Movieline is back. Sort of.
Launched in 1989, the magazine was — like the beat it covered — a glossy, gossipy, A-list-laden Hollywood wank-fest full sometimes vapid, usually smart, almost always entertaining content. (I still have a copy of the issue with Wild at Heart’s Nicolas Cage and Laura Dern on the cover. Hey, David Lynch’s gonzo follow-up to Blue Velvet was a game-changer for an impressionable, movie-mad teenager like myself).
The magazine’s relevance started to slip in the early 2000s with the rise of the Internet, suffering a death that almost no one noticed — its circulation numbers dropped quicker than Sean Young’s pants. It should then come as no surprise that the defunct magazine is now wielding the same weapon (aka the Internet) that effectively rendered it useless: Movieline.com debuted April 13. Editor Seth Abramovitch says of the magazine’s online-only resurrection, “It (Movieline) was awesome, and there’s been nothing like it since. And it sure as hell deserves a comeback/sequel/remake more than A Nightmare on Elm Street does.”
The site mixes magazine-format staples like an interview with Emily Blunt and a review of State of Play with tech-savy stuff like blog-delivered movie news and Twitter dispatches from the likes of Kevin Smith, Karina Longworth, Michael Bay and Slashfilm.
Perhaps most intriguing to its old-school readers, the site will soon offer a “Vault” section with access to the magazine’s print archive. Let’s hope it includes “The Culture of Reincarnation,” a piece from Movieline’s debut print issue that dissected Hollywood’s then-burgeoning habit of leaning on sequels and remakes. It’s reassuring that at least one thing hasn’t changed 20 years later.
On the local movie front, Pizza Infinity duo Kendall Bruns and Josh Flowers' Robot Love from Another World will screen at the 2009 Cannes Film Festival. Yes, the fancy one in France. The duo's short, an amusing, crafty homage to 50s sci-fi flicks, was originally created for the 2008 48 Hour Film Project, where it took the home several honors, including Best Picture.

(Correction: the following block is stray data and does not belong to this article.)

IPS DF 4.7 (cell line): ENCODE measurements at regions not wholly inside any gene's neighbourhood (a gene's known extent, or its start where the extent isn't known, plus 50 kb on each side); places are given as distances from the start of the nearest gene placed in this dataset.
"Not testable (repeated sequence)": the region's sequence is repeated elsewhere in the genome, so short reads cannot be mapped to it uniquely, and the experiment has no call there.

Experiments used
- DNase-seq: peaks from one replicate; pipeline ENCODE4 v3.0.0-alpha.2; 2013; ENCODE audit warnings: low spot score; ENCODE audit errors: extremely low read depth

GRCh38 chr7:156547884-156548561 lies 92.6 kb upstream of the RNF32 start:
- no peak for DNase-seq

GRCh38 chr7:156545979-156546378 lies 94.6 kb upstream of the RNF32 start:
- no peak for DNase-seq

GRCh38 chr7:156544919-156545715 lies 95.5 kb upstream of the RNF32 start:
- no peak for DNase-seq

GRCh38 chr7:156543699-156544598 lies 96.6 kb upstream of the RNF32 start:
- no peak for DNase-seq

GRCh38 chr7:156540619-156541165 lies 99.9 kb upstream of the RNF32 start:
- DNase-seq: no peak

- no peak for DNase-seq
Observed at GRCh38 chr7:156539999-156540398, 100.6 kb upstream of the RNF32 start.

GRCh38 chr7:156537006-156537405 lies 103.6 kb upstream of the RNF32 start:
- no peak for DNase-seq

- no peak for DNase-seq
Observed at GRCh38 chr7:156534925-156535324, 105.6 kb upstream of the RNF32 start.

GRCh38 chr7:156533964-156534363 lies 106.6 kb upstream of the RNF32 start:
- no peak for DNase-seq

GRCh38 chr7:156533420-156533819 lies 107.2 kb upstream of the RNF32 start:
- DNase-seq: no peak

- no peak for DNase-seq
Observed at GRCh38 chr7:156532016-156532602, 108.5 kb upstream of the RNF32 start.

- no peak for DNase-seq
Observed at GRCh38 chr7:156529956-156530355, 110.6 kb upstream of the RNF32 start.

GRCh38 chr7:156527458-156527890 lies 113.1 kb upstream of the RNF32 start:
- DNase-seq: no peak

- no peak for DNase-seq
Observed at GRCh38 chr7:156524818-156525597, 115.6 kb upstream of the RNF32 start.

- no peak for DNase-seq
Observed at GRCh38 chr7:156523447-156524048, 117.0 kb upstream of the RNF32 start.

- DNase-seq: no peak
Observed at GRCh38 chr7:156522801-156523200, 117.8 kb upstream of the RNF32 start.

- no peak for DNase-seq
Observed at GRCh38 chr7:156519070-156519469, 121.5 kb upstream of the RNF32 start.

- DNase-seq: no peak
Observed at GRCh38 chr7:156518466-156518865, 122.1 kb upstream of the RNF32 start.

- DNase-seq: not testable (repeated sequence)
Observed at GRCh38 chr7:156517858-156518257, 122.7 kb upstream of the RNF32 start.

"Being associated with the Cannes Film Festival is a great honor. I'm incredibly proud of our team," Bruns said in a recent e-mail.
"Getting into Cannes was the next best thing to the fun we had actually making the film," Flowers said in the same e-mail.
Bruns said he and a few cast crew members are planning to attend the festival. Good luck and congrats, guys.
As for this week's opening films, Jason Statham is back with another action/thriller, Astra Taylor offers up a thought-provoking documentary, Zac Efron tries a well-worn genre and director Kevin Macdonald follows up The Last King of Scotland with a solid thriller (yes, I liked it a bit more than CityBeat contributor Cole Smithey).
CRANK: HIGH VOLTAGE — Jason Statham’s latest ludicrously plotted action thriller vehicle pimps this ingenious tagline: “He was dead … but he got better.” Need more be said? Co-directors/writers Mark Neveldine and Brian Taylor guide a cast that also includes a curious array of actors: Bai Ling, Clifton Collins Jr., Amy Smart, Dwight Yoakam, David Carradine and, uh, Corey Haim. (Opens wide today.) — Jason Gargano (Rated PG-13.) Not screened for review
EXAMINED LIFE — Plato said, “The unexamined life is not worth living.” Director Astra Taylor uses this nugget as a jumping-off point for Examined Life, an engaging but often elusive documentary that works as a decent primer of various philosophical movements and ideas. Taylor gives eight different philosophers — Cornel West, Peter Singer, Avital Ronell, Kwame Anthony Appiah, Martha Nussbaum, Michael Hardt, Judith Butler and Slavoj Zizek — 10 minutes to ruminate on essentially one central question: “Does life have meaning?” (Read full-length review here.) (Opens today at Esquire Theatre.) — JG (Not Rated.) Grade: B-
17 AGAIN — Zac Efron gets his first solo above-the-title billing in a movie that treads on well-worn cinematic ground: the “body swap” comedy. Burr Steers (Igby Goes Down) directs a cast that also includes Thomas Lennon and Leslie Mann. (Read full-length review here.) (Opens wide today.) — Scott Renshaw (Rated PG-13.) Grade: C
STATE OF PLAY — Based on a politically charged BBC miniseries, director Kevin Macdonald (The Last King of Scotland) moves the action from Britain's House of Parliament to Washington, D.C., where the suspicious death of a congressman’s co-worker mistress underlines the desperate state of newspaper journalism in America. (Read full-length review here.) (Opens wide today.) — Cole Smithey (Rated PG-13.) Grade: C